IT MIGHT seem like an unusual job, but a mother from Basingstoke is making money by carving fruit and vegetables from her kitchen into incredible celebrity portraits and sculptures.

Salinla Mills, from Beggarwood, first learnt the art as a 10-year-old growing up in Thailand, where it’s compulsory to study the 700-year-old cultural artform.

She brought it to Britain when she met her English husband Brett Mills and moved to Basingstoke following their marriage five years ago.

Having last laid her hands on carving utensils over 20 years previously, the former beauty therapist took up fruit carving again in 2012.

The 33-year-old wanted to earn money at home so she could spend time with her daughter Melissa, four.

Now she’s carving watermelons, pumpkins, carrots, peppers, onions, chillies, beetroot and potatoes into famous faces or sculptures for special occasions.

Her work has seen her carve portraits of The Queen and singer Beyonce (pictured below) as well as animals such as swans and owls.

Basingstoke Gazette:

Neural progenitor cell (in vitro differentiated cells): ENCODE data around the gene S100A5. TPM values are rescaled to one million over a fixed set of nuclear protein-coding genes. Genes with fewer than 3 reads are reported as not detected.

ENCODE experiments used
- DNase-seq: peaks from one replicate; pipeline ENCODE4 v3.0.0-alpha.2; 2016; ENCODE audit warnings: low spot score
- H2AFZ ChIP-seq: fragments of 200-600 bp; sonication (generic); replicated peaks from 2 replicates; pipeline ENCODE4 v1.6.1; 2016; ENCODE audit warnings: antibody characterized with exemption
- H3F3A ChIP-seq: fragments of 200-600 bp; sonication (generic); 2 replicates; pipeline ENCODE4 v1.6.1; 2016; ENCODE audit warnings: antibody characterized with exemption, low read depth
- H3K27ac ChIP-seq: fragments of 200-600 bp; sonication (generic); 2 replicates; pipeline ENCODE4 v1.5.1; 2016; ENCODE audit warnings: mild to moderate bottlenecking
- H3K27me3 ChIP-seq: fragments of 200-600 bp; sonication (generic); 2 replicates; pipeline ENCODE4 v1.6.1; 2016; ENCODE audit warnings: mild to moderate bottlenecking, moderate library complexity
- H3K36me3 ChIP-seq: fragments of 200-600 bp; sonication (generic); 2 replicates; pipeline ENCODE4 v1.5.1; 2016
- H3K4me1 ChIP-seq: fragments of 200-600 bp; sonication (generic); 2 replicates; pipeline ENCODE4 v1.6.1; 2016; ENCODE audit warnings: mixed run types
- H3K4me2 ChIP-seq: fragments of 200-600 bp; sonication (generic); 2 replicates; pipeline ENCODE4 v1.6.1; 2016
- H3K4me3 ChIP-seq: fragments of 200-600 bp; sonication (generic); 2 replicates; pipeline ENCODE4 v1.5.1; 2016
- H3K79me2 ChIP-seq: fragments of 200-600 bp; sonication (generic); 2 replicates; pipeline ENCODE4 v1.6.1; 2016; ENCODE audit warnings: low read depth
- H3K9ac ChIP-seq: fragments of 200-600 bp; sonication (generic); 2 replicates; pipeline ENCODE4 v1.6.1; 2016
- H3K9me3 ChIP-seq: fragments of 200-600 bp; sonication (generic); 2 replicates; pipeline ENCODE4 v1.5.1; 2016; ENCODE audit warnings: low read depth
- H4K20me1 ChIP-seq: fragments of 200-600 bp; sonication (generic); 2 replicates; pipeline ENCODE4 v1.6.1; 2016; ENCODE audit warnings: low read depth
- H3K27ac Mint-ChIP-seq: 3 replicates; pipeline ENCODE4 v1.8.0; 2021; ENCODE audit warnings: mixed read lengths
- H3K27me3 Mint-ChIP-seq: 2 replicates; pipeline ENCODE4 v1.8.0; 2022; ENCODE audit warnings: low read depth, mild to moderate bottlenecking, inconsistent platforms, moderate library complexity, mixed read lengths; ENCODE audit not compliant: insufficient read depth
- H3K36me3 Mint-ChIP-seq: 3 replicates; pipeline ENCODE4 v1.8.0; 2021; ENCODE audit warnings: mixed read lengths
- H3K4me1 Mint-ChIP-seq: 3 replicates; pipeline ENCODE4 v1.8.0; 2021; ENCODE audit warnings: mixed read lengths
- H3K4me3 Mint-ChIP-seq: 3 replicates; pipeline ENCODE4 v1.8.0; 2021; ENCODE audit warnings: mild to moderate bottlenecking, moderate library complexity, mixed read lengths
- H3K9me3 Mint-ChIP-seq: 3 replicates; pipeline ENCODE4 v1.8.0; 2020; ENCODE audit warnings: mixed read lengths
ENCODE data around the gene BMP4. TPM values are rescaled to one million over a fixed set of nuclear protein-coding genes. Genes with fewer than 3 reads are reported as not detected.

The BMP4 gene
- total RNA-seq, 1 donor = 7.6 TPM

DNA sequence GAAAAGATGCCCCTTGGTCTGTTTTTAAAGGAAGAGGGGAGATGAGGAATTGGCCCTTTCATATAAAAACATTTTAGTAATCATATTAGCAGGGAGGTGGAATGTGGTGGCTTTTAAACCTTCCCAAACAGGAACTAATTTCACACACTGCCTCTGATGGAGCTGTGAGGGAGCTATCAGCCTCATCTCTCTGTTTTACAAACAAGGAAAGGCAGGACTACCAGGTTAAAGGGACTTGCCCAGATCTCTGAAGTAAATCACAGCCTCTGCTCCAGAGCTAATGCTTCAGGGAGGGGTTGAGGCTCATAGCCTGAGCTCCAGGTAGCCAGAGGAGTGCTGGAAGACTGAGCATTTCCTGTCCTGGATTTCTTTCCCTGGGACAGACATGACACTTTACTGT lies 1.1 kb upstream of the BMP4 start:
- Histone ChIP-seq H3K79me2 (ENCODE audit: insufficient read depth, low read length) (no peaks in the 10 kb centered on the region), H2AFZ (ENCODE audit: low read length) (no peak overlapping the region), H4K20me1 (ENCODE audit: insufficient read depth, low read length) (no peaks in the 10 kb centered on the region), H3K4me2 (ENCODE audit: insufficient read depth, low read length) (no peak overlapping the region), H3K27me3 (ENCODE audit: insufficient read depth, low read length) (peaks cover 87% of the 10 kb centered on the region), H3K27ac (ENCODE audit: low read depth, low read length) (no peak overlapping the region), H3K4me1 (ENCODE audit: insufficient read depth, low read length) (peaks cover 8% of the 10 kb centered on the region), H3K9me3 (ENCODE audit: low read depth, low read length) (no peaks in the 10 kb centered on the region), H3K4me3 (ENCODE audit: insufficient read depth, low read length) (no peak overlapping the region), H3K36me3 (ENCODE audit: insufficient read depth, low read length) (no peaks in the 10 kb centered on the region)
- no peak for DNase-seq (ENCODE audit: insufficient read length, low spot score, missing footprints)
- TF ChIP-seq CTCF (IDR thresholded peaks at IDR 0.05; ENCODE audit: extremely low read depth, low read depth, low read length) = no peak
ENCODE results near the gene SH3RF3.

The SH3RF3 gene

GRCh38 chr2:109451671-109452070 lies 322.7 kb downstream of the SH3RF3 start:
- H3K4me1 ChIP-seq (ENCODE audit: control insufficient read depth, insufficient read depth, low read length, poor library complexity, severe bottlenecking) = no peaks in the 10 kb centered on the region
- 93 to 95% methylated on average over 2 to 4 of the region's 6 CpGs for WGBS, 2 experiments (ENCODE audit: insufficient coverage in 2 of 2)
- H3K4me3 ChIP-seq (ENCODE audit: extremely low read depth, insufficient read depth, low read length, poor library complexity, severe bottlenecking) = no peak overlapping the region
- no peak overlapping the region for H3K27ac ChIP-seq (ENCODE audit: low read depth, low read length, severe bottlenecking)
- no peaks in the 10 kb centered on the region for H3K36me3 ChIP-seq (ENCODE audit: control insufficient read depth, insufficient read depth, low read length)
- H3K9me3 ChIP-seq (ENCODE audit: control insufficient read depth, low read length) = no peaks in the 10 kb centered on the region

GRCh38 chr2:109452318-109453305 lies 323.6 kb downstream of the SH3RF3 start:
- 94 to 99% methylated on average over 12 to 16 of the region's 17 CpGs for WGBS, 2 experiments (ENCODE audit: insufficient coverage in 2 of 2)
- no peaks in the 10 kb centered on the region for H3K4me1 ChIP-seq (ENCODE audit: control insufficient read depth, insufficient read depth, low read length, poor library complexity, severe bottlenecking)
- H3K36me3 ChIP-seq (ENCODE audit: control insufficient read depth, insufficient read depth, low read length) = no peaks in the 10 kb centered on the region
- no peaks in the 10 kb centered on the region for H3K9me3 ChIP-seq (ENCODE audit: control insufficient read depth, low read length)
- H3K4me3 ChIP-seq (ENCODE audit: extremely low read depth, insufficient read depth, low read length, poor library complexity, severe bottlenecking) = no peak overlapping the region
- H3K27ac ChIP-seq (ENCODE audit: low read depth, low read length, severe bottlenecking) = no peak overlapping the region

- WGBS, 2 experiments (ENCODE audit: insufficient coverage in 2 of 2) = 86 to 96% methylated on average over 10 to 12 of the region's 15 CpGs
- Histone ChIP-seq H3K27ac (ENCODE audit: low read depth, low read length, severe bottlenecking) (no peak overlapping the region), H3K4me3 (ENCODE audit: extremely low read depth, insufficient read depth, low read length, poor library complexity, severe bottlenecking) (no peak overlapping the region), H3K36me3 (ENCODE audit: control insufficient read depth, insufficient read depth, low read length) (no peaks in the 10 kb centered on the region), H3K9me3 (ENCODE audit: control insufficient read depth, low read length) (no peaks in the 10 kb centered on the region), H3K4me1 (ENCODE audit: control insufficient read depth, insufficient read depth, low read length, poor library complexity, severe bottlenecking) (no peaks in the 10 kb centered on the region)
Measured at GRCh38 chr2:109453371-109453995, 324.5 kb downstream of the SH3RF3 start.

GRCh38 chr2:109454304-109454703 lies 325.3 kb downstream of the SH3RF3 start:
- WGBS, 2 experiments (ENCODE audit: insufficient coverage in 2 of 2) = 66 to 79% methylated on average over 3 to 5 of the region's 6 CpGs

The intricate detail is a tough art to master but Salinla only needs 90 minutes to carve up a watermelon or pumpkin – her favourite fruit to carve.

She said: “I started doing it only two years ago because I wanted to earn some money at home while I look after my daughter. It’s a Thai art and I never did it in Thailand – we learnt it at school when I was 10-years-old and I stopped after that.

“But I came over here with my husband and picked it up quickly again.

“My favourite fruit to carve is the watermelon because of their colour but I like using pumpkins because it is easier and the detail comes out really well.

“When I first started carving them, it would take me about four or five hours to carve but now I can do it in just 90 minutes.”

Salinla grew up near Chiang Rai, Thailand, and lived with her grandparents working on rice fields as her mother left to earn money elsewhere.

But she left work on the farm and began nail painting and hair dressing in Thailand until she met Brett who was there on holiday.

Now living in the UK, she continues to send money home to her family in Thailand, raised from her sales of carved fruit and vegetables from £25 up to £70.